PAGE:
Google will warn users infected with DNSChanger

Hundreds of thousands of computers will soon risk to lose the Internet connection because of the unpleasant aftermaths of an already disbanded on-line threat known as DNSChanger. But Google will try to prevent the massive connection cut-off warning the infected systems’ owners before it is too late.

DNSChanger is a malware that tinkers with the standard DNS settings of the PC Internet connection to redirect traffic to malicious sites: before being put to rest thanks to an international effort on November 2011, the malicious code managed to infect something like more than 4 million computers worldwide.

The non-profit organization “Internet Systems Consortium” succeeded in seizing the malicious DNS servers used by the malware, replacing their functionality with a “safe” counterpart controlled by the FBI. It is estimated that 500,000 computers have a still-working Internet connection thanks to those replacement servers.

The connection cut-off for these computers will happen on July 9, when the FBI plans to shut down the temporary servers. The campaign orchestrated by Googe will try to reach the PCs still affected by DNSChanger and warn their owners, giving advices on how to remove the malware and restore a clean Internet connection.

Google said that it will try to contact the infected PCs by displaying messages to users visiting its many web sites and on-line services: the messages will be in the users’ native language, a plus that should prove effective for the campaign success considering that only half of the aforementioned 500,000 compromised PCs speak English natively.

Source: Ars Technica.

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8 Comments

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Its the FBI's interest to shutdown the servers and seize their infos....

DNS can be easily changed, and theres a ton of DNS providers out there, google being one.. But as said - its the address that DIRECTED you to google, as the same address would be hijacking DNS requests. This is your DNS server.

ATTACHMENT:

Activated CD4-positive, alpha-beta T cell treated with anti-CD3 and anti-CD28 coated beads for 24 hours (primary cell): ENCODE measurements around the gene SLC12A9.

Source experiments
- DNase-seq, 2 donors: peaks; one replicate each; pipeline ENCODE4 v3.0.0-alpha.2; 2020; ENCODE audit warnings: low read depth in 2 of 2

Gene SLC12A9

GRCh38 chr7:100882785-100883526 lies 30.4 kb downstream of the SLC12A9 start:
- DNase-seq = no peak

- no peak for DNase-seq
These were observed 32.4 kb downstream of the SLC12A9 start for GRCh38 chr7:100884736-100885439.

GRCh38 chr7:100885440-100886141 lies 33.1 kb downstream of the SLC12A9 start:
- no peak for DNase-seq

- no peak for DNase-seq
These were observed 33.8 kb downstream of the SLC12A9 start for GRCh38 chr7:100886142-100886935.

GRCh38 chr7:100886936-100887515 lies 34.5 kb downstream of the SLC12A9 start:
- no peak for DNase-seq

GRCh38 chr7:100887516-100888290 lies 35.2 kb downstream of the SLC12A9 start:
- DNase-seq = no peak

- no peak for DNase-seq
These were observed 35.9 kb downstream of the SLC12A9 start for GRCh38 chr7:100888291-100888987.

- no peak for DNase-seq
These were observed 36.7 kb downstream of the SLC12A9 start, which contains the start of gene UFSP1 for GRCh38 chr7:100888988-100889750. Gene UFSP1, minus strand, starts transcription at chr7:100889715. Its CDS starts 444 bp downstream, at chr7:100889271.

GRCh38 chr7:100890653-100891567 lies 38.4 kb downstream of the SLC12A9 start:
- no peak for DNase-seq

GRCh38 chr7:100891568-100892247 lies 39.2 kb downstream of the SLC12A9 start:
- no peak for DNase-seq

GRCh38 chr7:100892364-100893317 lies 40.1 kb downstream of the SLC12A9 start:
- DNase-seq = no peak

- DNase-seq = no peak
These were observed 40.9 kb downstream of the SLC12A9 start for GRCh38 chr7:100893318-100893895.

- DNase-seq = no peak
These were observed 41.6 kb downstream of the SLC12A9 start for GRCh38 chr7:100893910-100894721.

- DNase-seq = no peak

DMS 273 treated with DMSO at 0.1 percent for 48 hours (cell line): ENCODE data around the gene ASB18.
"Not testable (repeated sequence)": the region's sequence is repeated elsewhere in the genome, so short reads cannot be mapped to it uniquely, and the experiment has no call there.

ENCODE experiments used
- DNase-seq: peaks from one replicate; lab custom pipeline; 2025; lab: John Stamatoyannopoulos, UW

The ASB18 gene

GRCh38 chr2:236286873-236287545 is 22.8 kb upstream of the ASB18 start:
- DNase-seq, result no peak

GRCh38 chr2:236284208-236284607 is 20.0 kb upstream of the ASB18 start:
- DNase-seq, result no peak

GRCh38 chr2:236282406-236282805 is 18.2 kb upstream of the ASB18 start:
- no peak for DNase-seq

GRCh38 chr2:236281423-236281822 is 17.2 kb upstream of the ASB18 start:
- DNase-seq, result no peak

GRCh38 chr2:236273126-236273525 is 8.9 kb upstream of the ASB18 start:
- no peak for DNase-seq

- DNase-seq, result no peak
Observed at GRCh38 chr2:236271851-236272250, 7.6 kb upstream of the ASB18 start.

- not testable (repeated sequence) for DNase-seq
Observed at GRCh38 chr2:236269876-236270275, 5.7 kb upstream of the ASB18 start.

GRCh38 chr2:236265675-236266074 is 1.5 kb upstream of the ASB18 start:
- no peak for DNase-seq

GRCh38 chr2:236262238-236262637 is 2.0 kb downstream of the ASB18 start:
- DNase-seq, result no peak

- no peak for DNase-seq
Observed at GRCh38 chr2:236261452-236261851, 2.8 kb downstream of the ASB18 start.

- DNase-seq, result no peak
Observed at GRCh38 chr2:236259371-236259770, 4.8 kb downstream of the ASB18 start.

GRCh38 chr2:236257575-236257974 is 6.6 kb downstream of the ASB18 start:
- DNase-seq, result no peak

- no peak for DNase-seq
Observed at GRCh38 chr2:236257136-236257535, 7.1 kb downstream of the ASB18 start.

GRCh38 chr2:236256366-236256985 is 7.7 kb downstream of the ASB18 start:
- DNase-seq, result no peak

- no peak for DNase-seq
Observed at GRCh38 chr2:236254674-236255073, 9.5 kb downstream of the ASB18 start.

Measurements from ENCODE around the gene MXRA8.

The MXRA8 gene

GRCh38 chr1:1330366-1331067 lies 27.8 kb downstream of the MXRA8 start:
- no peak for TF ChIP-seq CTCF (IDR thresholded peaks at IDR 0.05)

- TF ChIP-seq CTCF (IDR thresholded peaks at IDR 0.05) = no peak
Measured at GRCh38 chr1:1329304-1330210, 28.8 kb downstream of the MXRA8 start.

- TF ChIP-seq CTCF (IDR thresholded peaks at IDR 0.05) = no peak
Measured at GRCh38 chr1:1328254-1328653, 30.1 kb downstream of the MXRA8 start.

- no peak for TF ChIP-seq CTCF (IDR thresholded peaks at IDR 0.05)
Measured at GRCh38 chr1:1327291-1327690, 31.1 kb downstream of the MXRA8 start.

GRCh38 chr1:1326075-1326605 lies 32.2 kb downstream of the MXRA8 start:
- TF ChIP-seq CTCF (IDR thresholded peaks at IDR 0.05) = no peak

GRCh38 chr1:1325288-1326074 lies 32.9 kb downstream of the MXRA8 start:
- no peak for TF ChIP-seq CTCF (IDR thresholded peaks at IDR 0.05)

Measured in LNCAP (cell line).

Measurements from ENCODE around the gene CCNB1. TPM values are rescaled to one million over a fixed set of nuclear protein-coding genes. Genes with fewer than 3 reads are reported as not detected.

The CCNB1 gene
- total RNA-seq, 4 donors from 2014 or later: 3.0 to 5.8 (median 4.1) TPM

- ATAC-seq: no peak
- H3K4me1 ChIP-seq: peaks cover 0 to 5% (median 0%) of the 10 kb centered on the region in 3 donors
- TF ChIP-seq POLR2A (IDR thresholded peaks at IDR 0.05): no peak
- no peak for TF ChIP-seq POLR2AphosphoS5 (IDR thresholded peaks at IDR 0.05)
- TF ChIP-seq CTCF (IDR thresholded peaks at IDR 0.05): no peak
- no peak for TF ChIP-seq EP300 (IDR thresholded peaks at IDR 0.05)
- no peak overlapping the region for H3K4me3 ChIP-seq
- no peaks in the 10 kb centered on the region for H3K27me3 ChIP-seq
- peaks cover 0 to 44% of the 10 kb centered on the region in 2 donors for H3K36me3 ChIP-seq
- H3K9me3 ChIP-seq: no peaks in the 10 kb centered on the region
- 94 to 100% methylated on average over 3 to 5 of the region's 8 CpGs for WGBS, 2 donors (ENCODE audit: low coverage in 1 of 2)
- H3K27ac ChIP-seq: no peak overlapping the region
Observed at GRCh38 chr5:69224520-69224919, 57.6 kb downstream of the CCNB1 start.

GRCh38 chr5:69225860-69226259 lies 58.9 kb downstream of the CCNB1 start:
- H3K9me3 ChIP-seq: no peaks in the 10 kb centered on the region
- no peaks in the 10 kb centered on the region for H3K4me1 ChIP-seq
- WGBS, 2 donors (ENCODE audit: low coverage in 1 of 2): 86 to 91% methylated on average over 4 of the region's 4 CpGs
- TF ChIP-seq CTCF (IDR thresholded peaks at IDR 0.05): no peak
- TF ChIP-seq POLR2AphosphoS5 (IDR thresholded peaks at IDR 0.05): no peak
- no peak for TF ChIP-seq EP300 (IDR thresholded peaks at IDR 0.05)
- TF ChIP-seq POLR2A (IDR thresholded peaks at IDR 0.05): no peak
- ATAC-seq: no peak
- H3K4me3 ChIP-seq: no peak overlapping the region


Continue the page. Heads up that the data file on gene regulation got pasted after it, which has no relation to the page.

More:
You type in Google.com, it finds out what google.com means, resolves an IP from that, then tells your browser to go to <ip>:80 instead and tada!
As the rouge DNS server is known, they can easily say "hey, you were directed here from a known rogue server. Lets fix that"

Edited by srbeen, May 28 2012, 10:28pm :

Lol, why the heck is the FBI spending money to help people stay online. It's their problems not the US's taxpayers dollars. This is why the US is broke. FAIL.

jmc15john said,
Lol, why the heck is the FBI spending money to help people stay online. It's their problems not the US's taxpayers dollars. This is why the US is broke. FAIL.

Agreed that the FBI doesn't need to be involved in this at tax payers expense, for sure, but why the heck is Google the one that thinks they need to do this? One of the last people in the world I want checking my system for ANYTHING!!

jmc15john said,
Lol, why the heck is the FBI spending money to help people stay online. It's their problems not the US's taxpayers dollars. This is why the US is broke. FAIL.

cork1958 said,
Agreed that the FBI doesn't need to be involved in this at tax payers expense, for sure, but why the heck is Google the one that thinks they need to do this? One of the last people in the world I want checking my system for ANYTHING!!

you dear sirs are clearly ignorant.
1. Using malware to redirect people to an infected site is highly illegal, and I am pretty sure it would come under the classification of being a federal case.
2. Some people who have been infected would be US citizens. Peoples DNS configurations have been set to direct DNS requests to the malicious IP address. So in order to protect US citizens from this attack, they would have to take charge of the IP address and give it to a safe network (which the FBI now has control over)
Of course, The Internet is not picky about which country a request is coming from. All it cares about is the fact that IP address 0.0.0.1 has requested the IP address of website.com from the DNS address 0.0.0.2.
3. The only thing Google will be doing is checking where your computer is getting DNS requests from. If the IP address of the DNS server matches the infected address. Then their websites will show you a warning. Absolutely no useful data will come from this, other than knowing how many machines were infected, but by the looks of things they already know anyway.

If you got a cloudflare powered site you can install it as an app to check and warn people... it will only display if you're affected. PLEASE INSTALL THIS APP IF YOU RUN A CLOUDFLARE POWERED SITE!!!

For us it its kind of funny, just a simple dns setting. Although they probably have other malware on their machine they should tend to.